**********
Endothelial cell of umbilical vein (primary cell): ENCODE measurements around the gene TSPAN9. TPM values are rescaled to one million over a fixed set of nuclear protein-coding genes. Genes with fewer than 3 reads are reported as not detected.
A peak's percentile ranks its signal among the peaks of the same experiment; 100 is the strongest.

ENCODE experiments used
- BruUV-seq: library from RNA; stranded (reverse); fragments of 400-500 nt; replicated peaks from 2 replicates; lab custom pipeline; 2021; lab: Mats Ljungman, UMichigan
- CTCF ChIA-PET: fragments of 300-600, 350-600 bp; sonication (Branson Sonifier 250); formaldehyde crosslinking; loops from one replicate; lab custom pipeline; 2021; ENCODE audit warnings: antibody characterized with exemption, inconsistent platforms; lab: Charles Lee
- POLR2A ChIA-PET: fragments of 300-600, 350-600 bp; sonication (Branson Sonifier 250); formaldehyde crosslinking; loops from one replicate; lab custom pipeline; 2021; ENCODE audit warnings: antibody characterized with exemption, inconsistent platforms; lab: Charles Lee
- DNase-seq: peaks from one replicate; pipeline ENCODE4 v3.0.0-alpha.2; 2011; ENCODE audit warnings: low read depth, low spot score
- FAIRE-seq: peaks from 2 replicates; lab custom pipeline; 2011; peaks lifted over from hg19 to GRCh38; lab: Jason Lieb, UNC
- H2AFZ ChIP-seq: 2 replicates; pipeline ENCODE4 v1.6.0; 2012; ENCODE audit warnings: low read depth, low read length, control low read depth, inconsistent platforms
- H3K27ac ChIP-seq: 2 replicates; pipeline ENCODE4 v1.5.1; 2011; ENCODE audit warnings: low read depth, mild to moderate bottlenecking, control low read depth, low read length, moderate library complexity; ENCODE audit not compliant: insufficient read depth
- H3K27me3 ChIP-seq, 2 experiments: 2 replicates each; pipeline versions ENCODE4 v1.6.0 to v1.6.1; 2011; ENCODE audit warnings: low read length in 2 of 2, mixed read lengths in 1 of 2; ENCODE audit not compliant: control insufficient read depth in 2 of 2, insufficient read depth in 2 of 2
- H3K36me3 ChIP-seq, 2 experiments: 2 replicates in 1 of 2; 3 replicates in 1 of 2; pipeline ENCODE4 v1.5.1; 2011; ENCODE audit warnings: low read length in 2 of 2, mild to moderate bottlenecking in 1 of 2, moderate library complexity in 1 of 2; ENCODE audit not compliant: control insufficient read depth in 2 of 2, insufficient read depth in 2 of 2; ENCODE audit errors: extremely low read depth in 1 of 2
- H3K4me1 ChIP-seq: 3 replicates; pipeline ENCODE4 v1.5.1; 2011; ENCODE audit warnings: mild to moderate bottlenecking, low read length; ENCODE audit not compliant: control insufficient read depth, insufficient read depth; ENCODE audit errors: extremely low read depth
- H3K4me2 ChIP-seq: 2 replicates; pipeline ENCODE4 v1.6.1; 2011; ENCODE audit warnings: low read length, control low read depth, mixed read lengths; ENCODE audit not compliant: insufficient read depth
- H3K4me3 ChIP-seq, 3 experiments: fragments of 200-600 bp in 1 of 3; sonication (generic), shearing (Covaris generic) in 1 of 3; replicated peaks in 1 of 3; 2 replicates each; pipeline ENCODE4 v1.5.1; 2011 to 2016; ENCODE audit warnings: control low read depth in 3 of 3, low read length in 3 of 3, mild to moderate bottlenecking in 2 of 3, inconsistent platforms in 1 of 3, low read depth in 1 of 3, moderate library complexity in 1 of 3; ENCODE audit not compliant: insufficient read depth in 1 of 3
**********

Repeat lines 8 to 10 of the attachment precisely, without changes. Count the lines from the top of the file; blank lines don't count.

- FAIRE-seq: peaks from 2 replicates; lab custom pipeline; 2011; peaks lifted over from hg19 to GRCh38; lab: Jason Lieb, UNC
- H2AFZ ChIP-seq: 2 replicates; pipeline ENCODE4 v1.6.0; 2012; ENCODE audit warnings: low read depth, low read length, control low read depth, inconsistent platforms
- H3K27ac ChIP-seq: 2 replicates; pipeline ENCODE4 v1.5.1; 2011; ENCODE audit warnings: low read depth, mild to moderate bottlenecking, control low read depth, low read length, moderate library complexity; ENCODE audit not compliant: insufficient read depth